Canine leishmaniasis: pathological and ecological factors influencing transmission of infection

J Parasitol. 1991 Aug;77(4):557-61.


Canine leishmaniasis was studied in 1,823 dogs from the Lisbon metropolitan region. The breeds most affected were doberman and German shepherd, independent of sex and use. Young adult (12.2%) and older dogs (14.7%) had higher prevalences of infection. Parasitological confirmation of serological diagnosis was higher in dogs with indirect fluorescent antibody test titer greater than or equal to 1:512, indicating that parasitological patency is a late event. Exposure of Leishmania in lymph nodes is more efficient for parasitological confirmation (75.4% of cases). Frequent signs of disease were enlarged lymph nodes and onychogriphosis. However, 53.8% of the dogs with significant antibody titers (greater than or equal to 1:128) showed no symptom, suggesting that canine leishmaniasis has a prolonged asymptomatic period. This study confirmed the importance of the dog as the reservoir of visceral leishmaniasis.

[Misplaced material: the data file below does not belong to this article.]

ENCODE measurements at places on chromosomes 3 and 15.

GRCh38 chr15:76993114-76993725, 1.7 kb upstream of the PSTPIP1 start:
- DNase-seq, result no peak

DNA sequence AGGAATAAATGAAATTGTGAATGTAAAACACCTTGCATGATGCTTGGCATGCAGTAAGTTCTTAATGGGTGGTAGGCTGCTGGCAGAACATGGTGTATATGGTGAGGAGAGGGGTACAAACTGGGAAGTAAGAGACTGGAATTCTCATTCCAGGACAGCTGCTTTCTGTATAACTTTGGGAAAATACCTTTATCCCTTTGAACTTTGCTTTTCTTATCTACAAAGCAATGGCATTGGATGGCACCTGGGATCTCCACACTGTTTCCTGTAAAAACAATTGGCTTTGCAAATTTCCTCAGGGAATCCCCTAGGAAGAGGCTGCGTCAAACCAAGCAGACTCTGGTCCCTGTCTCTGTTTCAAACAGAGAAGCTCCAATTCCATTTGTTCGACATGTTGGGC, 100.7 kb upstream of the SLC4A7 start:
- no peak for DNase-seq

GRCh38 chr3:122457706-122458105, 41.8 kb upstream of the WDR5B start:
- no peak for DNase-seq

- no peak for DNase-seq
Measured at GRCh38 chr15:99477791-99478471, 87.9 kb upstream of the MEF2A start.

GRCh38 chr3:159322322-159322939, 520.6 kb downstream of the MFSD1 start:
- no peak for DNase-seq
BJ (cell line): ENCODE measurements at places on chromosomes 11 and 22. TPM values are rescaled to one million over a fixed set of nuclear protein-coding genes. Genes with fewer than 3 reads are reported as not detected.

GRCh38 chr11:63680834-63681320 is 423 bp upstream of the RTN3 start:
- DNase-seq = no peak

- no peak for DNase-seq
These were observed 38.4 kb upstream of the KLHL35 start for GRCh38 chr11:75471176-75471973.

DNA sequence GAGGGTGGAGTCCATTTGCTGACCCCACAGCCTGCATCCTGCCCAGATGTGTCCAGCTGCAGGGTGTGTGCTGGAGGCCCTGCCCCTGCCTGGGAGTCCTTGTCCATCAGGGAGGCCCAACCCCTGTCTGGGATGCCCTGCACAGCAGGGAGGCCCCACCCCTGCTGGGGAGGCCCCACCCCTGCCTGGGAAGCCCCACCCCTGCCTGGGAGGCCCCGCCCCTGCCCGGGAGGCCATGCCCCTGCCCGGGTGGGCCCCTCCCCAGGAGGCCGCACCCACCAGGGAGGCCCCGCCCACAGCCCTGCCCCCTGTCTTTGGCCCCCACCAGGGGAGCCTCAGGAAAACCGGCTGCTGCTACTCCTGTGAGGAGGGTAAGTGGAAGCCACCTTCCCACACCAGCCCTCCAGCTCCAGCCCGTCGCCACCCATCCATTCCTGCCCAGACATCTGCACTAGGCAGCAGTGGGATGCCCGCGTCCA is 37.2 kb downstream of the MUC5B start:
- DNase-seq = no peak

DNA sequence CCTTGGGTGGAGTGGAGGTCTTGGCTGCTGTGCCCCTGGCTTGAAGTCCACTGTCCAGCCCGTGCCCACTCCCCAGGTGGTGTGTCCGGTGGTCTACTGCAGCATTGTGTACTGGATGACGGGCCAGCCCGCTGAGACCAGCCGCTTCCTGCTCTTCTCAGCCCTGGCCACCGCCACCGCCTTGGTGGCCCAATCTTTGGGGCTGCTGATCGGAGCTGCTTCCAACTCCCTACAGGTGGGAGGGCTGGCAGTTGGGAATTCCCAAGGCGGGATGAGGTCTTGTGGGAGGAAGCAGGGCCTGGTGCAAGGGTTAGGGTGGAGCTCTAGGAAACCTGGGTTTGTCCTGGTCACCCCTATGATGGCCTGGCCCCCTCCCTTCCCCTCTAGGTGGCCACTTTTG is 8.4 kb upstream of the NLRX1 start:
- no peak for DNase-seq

Publication types

  • Research Support, Non-U.S. Gov't

MeSH terms

  • Age Factors
  • Animals
  • Disease Reservoirs
  • Dog Diseases / transmission*
  • Dogs / parasitology
  • Fluorescent Antibody Technique
  • Leishmaniasis, Visceral / diagnosis
  • Leishmaniasis, Visceral / transmission
  • Leishmaniasis, Visceral / veterinary*
  • Lymph Nodes / parasitology
  • Population Dynamics
  • Portugal